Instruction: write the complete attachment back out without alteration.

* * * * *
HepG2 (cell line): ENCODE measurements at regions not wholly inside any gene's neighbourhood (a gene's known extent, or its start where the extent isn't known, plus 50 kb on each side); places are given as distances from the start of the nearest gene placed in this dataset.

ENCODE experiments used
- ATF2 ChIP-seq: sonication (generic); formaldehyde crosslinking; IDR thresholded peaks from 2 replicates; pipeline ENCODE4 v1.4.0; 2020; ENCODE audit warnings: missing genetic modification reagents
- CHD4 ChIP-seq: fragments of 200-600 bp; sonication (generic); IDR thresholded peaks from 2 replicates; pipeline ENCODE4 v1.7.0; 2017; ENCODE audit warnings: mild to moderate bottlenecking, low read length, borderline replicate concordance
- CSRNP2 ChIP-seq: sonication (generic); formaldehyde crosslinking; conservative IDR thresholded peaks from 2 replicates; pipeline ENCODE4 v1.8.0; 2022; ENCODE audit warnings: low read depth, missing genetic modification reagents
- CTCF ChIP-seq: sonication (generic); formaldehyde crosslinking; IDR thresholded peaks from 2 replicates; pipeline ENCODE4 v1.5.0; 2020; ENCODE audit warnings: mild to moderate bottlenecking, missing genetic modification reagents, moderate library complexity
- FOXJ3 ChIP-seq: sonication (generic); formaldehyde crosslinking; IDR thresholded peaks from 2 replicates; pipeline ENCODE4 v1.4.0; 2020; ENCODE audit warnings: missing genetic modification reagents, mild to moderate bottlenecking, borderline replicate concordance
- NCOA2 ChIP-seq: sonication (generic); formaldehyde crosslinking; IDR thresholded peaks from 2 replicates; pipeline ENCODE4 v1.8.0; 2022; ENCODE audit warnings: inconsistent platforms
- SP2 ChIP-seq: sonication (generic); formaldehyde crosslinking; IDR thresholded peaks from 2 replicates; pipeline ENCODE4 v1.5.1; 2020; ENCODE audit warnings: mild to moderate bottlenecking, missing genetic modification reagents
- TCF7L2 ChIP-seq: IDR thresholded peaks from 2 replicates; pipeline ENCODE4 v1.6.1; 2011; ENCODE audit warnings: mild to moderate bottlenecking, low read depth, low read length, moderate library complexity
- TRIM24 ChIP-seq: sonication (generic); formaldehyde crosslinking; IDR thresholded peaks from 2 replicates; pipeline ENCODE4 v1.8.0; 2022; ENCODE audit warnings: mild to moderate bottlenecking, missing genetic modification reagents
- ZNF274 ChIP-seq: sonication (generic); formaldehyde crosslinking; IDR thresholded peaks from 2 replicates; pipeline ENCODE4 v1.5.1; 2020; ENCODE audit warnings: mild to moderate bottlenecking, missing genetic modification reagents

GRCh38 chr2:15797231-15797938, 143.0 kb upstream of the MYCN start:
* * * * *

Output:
HepG2 (cell line): ENCODE measurements at regions not wholly inside any gene's neighbourhood (a gene's known extent, or its start where the extent isn't known, plus 50 kb on each side); places are given as distances from the start of the nearest gene placed in this dataset.

ENCODE experiments used
- ATF2 ChIP-seq: sonication (generic); formaldehyde crosslinking; IDR thresholded peaks from 2 replicates; pipeline ENCODE4 v1.4.0; 2020; ENCODE audit warnings: missing genetic modification reagents
- CHD4 ChIP-seq: fragments of 200-600 bp; sonication (generic); IDR thresholded peaks from 2 replicates; pipeline ENCODE4 v1.7.0; 2017; ENCODE audit warnings: mild to moderate bottlenecking, low read length, borderline replicate concordance
- CSRNP2 ChIP-seq: sonication (generic); formaldehyde crosslinking; conservative IDR thresholded peaks from 2 replicates; pipeline ENCODE4 v1.8.0; 2022; ENCODE audit warnings: low read depth, missing genetic modification reagents
- CTCF ChIP-seq: sonication (generic); formaldehyde crosslinking; IDR thresholded peaks from 2 replicates; pipeline ENCODE4 v1.5.0; 2020; ENCODE audit warnings: mild to moderate bottlenecking, missing genetic modification reagents, moderate library complexity
- FOXJ3 ChIP-seq: sonication (generic); formaldehyde crosslinking; IDR thresholded peaks from 2 replicates; pipeline ENCODE4 v1.4.0; 2020; ENCODE audit warnings: missing genetic modification reagents, mild to moderate bottlenecking, borderline replicate concordance
- NCOA2 ChIP-seq: sonication (generic); formaldehyde crosslinking; IDR thresholded peaks from 2 replicates; pipeline ENCODE4 v1.8.0; 2022; ENCODE audit warnings: inconsistent platforms
- SP2 ChIP-seq: sonication (generic); formaldehyde crosslinking; IDR thresholded peaks from 2 replicates; pipeline ENCODE4 v1.5.1; 2020; ENCODE audit warnings: mild to moderate bottlenecking, missing genetic modification reagents
- TCF7L2 ChIP-seq: IDR thresholded peaks from 2 replicates; pipeline ENCODE4 v1.6.1; 2011; ENCODE audit warnings: mild to moderate bottlenecking, low read depth, low read length, moderate library complexity
- TRIM24 ChIP-seq: sonication (generic); formaldehyde crosslinking; IDR thresholded peaks from 2 replicates; pipeline ENCODE4 v1.8.0; 2022; ENCODE audit warnings: mild to moderate bottlenecking, missing genetic modification reagents
- ZNF274 ChIP-seq: sonication (generic); formaldehyde crosslinking; IDR thresholded peaks from 2 replicates; pipeline ENCODE4 v1.5.1; 2020; ENCODE audit warnings: mild to moderate bottlenecking, missing genetic modification reagents

GRCh38 chr2:15797231-15797938, 143.0 kb upstream of the MYCN start: